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Inflation: Come out, come out wherever you are

Federal Reserve Board Chairman Ben Bernanke

In Washington today, the Federal Reserve committee responsible for monetary policy kicked off a two-day meeting.

It has been a rocky few weeks since the Fed's last meeting. There was the government shutdown, of course, and the debate over raising the debt ceiling. Because of that, no one is expecting any big changes from the Federal Open Market Committee after it wraps up its meeting tomorrow, which means the Fed will probably keep buying bonds, putting money into the economy.

But that doesn't mean the Fed and plenty of economists are not keeping a close eye on inflation.

“Inflation” is a word that, for most of us, does not have positive connotations. Maybe you think of high gas prices or high interest rates. 

“The type of concerns that people have about inflation are usually associated with inflation that’s unpredictable, and inflation that’s moving around quite a bit,” says Ann Owen, Henry Platt Bristol Professor of Economics at Hamilton College.

What the Fed wants is some inflation, so long as it is fairly moderate and stable.

“That gives businesses some room to raise the prices on their products,” says Kevin Jacques, the Boynton D. Murch Chair in Finance at Baldwin Wallace University. “That gives prices on real assets the opportunity to go up, which would make, for example, consumers feel wealthier because their homes are now worth more.”

Moderate inflation can also help the labor market. Owen says that’s because companies dealing with inflation may be able to hire more workers.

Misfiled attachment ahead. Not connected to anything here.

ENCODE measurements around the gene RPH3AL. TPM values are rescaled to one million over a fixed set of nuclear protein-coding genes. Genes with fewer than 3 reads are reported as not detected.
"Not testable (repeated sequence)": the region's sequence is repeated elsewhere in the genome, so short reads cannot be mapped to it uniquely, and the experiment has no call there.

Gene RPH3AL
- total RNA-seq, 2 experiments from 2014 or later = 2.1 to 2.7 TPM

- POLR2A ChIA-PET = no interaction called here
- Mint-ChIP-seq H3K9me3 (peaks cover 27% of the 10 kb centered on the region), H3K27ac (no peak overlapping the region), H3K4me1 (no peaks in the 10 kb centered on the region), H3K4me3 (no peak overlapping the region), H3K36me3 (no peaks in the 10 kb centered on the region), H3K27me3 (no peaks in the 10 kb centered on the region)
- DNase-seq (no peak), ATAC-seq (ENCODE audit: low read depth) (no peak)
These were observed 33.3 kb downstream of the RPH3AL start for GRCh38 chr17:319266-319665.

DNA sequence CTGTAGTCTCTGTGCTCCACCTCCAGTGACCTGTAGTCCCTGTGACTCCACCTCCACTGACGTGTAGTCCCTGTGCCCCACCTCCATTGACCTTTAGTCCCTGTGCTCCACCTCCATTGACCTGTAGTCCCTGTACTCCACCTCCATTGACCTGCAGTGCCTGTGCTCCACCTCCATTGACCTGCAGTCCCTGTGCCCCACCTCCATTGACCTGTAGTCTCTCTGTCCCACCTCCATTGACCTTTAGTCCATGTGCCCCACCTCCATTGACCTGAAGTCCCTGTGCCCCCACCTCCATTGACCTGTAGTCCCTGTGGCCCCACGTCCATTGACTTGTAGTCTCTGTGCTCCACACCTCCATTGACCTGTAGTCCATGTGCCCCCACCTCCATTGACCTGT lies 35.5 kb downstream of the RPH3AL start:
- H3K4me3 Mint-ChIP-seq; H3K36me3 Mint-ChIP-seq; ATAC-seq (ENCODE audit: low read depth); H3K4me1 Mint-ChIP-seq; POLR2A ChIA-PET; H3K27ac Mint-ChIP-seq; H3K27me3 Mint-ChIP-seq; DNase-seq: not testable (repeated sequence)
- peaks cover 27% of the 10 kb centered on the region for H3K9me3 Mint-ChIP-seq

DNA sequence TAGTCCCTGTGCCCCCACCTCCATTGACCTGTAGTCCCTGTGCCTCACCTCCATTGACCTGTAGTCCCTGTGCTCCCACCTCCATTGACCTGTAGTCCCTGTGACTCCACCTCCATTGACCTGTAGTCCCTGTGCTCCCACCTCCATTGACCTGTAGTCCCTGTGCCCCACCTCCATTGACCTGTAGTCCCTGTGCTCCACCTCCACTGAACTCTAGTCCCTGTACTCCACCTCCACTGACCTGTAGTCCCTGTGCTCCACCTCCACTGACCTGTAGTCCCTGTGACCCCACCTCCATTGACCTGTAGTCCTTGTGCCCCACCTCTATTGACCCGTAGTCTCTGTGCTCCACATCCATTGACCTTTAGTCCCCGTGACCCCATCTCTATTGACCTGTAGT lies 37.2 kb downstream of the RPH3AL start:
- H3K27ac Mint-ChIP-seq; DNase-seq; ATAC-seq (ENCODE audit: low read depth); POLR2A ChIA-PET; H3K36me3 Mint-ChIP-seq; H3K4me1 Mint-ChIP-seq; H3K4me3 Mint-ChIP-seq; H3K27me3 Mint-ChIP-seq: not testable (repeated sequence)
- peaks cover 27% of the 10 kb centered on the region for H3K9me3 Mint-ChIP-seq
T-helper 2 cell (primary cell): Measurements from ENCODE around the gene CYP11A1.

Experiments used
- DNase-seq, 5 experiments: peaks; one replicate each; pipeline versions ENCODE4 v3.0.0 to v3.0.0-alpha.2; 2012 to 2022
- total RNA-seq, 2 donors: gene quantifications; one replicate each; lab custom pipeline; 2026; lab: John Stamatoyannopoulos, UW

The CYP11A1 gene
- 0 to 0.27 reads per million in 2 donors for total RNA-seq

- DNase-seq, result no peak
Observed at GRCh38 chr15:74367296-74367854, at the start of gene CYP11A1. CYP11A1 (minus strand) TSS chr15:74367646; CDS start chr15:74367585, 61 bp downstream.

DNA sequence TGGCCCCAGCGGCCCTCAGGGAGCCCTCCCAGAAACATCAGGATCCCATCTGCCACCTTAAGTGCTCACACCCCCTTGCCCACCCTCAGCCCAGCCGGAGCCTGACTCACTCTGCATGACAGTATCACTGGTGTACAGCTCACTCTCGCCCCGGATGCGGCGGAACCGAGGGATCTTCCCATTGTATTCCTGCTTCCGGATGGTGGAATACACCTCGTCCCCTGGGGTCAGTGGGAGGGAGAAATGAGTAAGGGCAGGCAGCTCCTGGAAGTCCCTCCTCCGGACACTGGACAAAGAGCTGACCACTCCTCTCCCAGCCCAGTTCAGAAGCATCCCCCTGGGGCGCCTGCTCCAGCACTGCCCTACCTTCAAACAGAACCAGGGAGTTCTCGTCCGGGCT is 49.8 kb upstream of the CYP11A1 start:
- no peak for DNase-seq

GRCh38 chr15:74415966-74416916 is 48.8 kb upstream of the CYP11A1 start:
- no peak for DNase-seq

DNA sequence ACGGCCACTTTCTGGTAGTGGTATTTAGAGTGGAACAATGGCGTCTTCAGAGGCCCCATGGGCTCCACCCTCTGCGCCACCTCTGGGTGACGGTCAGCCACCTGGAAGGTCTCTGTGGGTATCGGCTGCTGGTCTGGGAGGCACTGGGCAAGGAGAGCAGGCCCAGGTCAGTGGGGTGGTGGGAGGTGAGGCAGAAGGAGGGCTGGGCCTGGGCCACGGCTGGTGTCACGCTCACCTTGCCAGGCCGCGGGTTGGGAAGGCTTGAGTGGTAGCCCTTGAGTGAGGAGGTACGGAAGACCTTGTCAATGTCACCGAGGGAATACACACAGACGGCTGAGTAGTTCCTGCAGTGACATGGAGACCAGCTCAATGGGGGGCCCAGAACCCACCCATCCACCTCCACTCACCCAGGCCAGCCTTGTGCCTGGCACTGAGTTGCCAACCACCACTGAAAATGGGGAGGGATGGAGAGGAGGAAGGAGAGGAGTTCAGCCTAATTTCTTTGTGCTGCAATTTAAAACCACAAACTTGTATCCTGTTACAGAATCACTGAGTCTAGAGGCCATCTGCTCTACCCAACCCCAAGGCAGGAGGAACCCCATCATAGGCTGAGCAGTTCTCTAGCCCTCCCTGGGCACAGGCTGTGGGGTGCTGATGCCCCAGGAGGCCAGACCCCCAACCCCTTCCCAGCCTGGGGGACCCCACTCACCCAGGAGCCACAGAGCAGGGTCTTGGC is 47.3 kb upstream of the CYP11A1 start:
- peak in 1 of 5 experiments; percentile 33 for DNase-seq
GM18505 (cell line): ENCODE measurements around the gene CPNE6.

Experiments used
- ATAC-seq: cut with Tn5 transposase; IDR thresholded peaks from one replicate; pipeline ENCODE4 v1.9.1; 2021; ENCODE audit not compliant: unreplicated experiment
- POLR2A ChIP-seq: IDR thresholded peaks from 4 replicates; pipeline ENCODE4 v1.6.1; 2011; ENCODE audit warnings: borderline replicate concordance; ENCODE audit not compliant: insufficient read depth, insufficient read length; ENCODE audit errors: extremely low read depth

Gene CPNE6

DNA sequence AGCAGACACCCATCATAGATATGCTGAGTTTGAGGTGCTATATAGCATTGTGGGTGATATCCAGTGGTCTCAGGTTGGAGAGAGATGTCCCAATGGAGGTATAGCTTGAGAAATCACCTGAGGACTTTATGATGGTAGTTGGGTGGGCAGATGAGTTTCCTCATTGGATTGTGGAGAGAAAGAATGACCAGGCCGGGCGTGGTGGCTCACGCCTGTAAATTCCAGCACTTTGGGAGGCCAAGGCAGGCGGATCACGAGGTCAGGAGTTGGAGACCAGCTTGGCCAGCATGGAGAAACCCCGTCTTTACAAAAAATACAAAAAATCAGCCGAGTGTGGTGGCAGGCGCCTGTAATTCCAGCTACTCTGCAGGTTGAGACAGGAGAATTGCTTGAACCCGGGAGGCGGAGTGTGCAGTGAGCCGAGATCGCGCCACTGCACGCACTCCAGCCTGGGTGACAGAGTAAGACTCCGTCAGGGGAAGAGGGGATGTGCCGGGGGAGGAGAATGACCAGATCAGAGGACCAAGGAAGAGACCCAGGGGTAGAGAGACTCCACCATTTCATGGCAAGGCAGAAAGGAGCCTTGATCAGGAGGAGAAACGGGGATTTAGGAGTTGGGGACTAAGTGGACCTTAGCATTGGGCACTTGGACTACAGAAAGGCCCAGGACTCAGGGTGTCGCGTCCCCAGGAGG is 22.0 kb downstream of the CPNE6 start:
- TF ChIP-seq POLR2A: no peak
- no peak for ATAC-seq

“If you are making $10 an hour, and inflation goes up a little bit, the value of what the employer is paying you is a bit less,” she explains.

The Fed has said it wants inflation to be right around two percent. That’s lower than the historical average, which is about three percent.

Owen says that, when it comes to managing inflation, policymakers have a tricky job.

“The concern is that, once you get inflation accelerating, that that momentum is going to keep it going beyond where they want it to be,” she says.

About the author

David Gura is a reporter for Marketplace, based in the Washington, D.C. bureau.
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Weird, I just came back from the grocery store that used to have broccoli for a buck a pound about a year ago and now it's $2.50. I'm signing up for next year's insurance where *my* premium has gone up 14% (and copays too). I don't know where it is that this no-inflation nonsense comes from,I'm not seeing no-inflation. Do I really want to pay 25% more when I replace my car in 7 years? No. I'll just postpone that purchase. You can thank my insurers for taking all those premium dollars in the intervening years. I can't even cut out coffee to make up for the increased insurance premiums. I never did drink *that* much coffee.

This story is horribly out of touch with the realities faced by most Americans. Sure, businesses can justify raising their prices but we're not able to buy as many of their products because the median household income is in decline. And while yes, home values may go up, a lot of good that does the millions of people who lost their homes to foreclosure in recent years. And as for inflation being good for labor? To that I can only say you must be insane. Wages have gone down for many and even for those of us with good jobs, we're not getting raises. So yes, businesses can hire more people but they will be paying them less in practical terms and the guy standing next to the new hire just had the real value of his salary cut.

This is the most BS laden piece of nonsense I've ever seen on Marketplace. In every statement, you state only one side of the coin. If inflation is 2%, the business can hire more because they only pay $.98 on the $1. Sure, and when the employee takes the paycheck to the market, a $1 buys only $.98 of inflated goods. $1=$1 and $.98=$.98, so what's the fuss? All of us who've saved, oh, yeah, there are only four or five of us suffering fools out here, paid $1 for savings and now get $.98 back, that's who! Inflation is pure BS and always has been.

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